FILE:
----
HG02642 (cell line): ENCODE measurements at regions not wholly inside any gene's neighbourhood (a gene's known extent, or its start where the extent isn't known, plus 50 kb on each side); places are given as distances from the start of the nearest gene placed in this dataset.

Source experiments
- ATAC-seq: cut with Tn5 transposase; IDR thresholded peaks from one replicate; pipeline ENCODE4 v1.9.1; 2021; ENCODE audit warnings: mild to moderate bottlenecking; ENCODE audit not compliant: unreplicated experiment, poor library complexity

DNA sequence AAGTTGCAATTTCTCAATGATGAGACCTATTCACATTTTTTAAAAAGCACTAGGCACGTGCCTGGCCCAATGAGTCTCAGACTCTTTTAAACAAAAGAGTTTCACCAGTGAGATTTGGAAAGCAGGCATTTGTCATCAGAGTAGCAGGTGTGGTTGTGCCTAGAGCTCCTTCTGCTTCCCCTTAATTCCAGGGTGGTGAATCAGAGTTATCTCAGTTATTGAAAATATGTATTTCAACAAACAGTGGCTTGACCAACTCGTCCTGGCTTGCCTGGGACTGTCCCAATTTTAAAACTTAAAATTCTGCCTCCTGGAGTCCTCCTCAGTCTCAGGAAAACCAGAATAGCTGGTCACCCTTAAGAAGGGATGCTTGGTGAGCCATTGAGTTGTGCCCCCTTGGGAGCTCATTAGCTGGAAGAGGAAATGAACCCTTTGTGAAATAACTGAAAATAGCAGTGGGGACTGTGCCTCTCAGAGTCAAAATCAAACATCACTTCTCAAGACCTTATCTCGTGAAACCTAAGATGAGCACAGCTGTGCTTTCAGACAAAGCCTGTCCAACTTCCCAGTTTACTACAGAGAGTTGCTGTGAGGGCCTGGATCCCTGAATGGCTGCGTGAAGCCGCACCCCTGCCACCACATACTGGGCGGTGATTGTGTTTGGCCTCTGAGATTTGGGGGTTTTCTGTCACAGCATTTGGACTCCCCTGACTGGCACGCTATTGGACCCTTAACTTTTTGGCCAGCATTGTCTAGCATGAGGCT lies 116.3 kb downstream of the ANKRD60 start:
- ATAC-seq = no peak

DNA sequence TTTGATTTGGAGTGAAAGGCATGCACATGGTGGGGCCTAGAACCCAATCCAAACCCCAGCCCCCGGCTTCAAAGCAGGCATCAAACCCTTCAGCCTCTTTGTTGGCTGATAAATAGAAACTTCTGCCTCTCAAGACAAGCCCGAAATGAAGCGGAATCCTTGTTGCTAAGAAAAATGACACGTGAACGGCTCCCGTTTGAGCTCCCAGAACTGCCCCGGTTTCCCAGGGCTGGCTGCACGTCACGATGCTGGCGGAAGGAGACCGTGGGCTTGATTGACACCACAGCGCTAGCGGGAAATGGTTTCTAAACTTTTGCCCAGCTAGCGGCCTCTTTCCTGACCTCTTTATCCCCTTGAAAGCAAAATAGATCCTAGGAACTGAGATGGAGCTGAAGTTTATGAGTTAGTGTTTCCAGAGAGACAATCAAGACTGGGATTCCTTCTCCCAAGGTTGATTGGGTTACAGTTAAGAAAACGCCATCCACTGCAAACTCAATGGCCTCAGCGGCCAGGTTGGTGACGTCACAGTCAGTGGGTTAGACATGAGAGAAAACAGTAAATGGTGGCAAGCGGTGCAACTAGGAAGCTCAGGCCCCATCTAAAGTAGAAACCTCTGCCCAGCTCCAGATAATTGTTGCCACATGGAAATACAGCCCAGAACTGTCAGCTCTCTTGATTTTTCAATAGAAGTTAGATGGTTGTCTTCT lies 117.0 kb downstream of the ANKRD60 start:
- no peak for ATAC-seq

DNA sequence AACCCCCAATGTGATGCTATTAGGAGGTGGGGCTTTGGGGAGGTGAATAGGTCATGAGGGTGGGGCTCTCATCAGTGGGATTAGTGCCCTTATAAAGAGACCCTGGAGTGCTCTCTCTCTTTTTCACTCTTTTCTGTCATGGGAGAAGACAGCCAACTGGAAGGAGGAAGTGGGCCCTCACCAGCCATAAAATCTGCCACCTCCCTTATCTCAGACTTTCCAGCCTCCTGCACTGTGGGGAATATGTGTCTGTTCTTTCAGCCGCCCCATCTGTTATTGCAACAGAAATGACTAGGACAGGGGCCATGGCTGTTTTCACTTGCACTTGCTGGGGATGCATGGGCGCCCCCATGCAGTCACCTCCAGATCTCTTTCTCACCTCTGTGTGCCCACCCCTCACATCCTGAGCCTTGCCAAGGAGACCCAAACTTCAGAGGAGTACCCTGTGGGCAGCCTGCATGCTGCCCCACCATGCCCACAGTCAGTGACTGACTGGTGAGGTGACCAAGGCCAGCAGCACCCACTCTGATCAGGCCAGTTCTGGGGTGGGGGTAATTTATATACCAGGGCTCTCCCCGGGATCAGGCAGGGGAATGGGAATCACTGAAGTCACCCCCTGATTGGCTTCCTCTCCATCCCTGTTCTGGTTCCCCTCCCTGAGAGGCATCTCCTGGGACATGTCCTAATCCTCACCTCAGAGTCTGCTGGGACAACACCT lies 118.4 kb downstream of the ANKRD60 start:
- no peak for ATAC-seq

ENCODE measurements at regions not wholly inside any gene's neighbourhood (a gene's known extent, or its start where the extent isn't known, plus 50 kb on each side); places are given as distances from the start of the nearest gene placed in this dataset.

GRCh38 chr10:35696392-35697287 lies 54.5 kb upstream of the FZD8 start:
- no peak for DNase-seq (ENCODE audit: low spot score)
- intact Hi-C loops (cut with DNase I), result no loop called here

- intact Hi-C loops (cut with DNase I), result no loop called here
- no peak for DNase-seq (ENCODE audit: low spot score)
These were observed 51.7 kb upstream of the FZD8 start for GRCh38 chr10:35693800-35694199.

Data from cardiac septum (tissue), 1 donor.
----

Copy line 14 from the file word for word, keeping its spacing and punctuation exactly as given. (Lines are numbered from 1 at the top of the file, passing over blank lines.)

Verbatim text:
- intact Hi-C loops (cut with DNase I), result no loop called here